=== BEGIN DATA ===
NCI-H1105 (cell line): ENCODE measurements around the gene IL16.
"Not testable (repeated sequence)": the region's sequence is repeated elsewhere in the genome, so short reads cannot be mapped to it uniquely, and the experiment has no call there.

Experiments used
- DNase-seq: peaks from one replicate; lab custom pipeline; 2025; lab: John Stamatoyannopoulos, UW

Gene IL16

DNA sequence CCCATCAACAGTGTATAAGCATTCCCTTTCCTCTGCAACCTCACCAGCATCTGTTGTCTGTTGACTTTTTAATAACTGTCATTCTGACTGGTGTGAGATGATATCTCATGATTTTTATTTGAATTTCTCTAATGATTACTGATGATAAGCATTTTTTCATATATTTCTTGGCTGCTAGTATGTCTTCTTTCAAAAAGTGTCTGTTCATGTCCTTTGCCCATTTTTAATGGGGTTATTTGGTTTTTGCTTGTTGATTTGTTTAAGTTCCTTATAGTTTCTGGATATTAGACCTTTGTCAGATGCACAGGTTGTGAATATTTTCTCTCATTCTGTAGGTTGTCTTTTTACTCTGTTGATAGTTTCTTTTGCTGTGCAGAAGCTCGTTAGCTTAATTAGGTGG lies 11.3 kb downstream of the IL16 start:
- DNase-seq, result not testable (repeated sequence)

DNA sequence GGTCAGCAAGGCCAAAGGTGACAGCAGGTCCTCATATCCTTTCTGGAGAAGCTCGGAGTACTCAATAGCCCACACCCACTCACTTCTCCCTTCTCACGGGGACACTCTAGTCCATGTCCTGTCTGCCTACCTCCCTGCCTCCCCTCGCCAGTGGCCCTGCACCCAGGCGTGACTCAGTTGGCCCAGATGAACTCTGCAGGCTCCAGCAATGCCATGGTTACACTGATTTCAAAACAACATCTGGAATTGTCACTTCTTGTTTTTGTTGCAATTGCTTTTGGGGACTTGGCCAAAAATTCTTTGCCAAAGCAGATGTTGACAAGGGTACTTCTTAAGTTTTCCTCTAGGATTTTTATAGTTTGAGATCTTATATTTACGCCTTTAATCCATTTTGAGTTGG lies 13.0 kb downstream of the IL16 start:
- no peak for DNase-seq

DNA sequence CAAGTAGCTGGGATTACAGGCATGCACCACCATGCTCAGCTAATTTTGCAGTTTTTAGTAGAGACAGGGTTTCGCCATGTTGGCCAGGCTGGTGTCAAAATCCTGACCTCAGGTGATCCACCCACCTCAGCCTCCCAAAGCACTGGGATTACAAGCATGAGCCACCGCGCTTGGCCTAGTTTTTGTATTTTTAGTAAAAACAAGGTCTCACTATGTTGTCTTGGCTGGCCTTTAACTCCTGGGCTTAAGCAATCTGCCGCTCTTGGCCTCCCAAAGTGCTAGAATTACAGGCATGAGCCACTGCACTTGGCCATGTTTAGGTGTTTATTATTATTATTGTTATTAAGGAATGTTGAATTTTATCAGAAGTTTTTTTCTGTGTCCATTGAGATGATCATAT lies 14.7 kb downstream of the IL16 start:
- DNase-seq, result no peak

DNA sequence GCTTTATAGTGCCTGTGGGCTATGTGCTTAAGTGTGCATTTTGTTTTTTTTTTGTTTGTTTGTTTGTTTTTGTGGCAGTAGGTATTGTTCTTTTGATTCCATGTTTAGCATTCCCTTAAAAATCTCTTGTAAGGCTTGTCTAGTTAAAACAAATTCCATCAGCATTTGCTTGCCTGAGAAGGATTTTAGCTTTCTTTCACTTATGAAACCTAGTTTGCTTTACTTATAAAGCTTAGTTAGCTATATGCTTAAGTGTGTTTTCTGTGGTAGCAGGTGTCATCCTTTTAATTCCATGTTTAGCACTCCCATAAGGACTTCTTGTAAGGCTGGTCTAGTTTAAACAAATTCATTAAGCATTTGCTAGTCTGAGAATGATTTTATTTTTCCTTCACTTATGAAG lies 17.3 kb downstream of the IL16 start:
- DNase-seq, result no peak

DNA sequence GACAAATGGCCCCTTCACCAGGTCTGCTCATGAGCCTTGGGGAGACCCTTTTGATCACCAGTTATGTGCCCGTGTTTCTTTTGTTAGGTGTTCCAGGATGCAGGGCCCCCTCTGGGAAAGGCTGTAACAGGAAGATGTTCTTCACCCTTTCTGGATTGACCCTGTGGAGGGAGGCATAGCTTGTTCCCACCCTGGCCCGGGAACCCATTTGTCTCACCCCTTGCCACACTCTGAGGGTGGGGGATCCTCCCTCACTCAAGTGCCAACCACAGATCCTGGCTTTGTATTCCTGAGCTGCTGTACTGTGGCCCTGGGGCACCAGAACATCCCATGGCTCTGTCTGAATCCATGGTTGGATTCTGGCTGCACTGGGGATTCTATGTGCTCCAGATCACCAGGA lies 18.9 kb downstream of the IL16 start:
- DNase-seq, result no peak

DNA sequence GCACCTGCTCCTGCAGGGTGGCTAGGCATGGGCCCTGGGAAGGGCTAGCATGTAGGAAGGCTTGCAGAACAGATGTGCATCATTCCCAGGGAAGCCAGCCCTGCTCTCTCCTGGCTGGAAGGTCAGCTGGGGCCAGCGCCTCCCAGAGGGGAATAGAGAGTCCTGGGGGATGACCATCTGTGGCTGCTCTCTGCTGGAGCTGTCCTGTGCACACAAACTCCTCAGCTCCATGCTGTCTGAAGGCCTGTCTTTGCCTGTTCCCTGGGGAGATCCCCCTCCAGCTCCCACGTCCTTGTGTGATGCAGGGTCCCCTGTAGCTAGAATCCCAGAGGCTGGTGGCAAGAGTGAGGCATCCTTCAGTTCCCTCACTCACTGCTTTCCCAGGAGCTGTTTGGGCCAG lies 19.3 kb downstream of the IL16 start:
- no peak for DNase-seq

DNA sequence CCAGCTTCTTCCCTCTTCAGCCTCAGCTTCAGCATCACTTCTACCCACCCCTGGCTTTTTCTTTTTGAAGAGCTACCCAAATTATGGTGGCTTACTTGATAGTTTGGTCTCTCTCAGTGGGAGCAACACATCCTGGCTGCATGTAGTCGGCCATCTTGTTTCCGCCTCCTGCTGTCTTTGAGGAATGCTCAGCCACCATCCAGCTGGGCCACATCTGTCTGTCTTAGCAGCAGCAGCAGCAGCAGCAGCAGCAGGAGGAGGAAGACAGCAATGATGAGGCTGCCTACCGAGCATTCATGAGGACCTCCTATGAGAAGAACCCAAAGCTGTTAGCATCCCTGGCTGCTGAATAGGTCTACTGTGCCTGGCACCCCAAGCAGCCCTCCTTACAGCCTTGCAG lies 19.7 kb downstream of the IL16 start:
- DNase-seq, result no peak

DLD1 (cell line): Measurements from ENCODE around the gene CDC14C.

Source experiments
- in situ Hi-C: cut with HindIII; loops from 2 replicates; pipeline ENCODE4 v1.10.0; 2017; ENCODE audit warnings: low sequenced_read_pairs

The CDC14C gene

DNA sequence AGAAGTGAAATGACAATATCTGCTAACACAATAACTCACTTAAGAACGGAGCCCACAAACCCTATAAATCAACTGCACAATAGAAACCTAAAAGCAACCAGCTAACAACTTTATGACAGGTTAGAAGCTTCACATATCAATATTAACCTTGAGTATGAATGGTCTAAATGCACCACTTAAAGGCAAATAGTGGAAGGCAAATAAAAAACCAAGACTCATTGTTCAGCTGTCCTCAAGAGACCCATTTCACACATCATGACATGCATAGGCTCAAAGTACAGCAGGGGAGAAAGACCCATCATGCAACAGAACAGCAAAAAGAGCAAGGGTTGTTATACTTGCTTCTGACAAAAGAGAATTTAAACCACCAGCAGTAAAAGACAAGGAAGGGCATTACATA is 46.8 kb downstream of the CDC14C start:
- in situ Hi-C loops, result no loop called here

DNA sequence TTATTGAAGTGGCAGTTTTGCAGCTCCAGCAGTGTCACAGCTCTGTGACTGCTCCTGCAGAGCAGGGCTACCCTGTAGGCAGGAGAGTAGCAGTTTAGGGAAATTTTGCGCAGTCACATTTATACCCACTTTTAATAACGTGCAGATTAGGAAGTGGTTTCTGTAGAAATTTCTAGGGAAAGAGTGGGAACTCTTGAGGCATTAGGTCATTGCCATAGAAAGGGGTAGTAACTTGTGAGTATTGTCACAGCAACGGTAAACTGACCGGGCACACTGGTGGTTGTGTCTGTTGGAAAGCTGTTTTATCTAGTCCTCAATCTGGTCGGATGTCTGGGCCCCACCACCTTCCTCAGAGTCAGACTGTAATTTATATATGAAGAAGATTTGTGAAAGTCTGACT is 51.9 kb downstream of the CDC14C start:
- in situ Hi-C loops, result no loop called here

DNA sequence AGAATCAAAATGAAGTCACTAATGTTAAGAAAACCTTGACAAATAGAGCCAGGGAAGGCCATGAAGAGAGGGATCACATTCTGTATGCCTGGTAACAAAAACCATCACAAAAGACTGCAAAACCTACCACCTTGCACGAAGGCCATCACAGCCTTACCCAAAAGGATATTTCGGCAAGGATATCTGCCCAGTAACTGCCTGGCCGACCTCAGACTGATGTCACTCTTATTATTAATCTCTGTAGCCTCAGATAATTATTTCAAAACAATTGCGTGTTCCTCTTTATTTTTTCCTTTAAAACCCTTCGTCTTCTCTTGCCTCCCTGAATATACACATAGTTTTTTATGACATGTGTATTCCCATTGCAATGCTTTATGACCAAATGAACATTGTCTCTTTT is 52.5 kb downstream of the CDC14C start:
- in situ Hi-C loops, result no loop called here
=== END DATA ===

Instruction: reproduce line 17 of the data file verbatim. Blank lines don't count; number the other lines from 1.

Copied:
- no peak for DNase-seq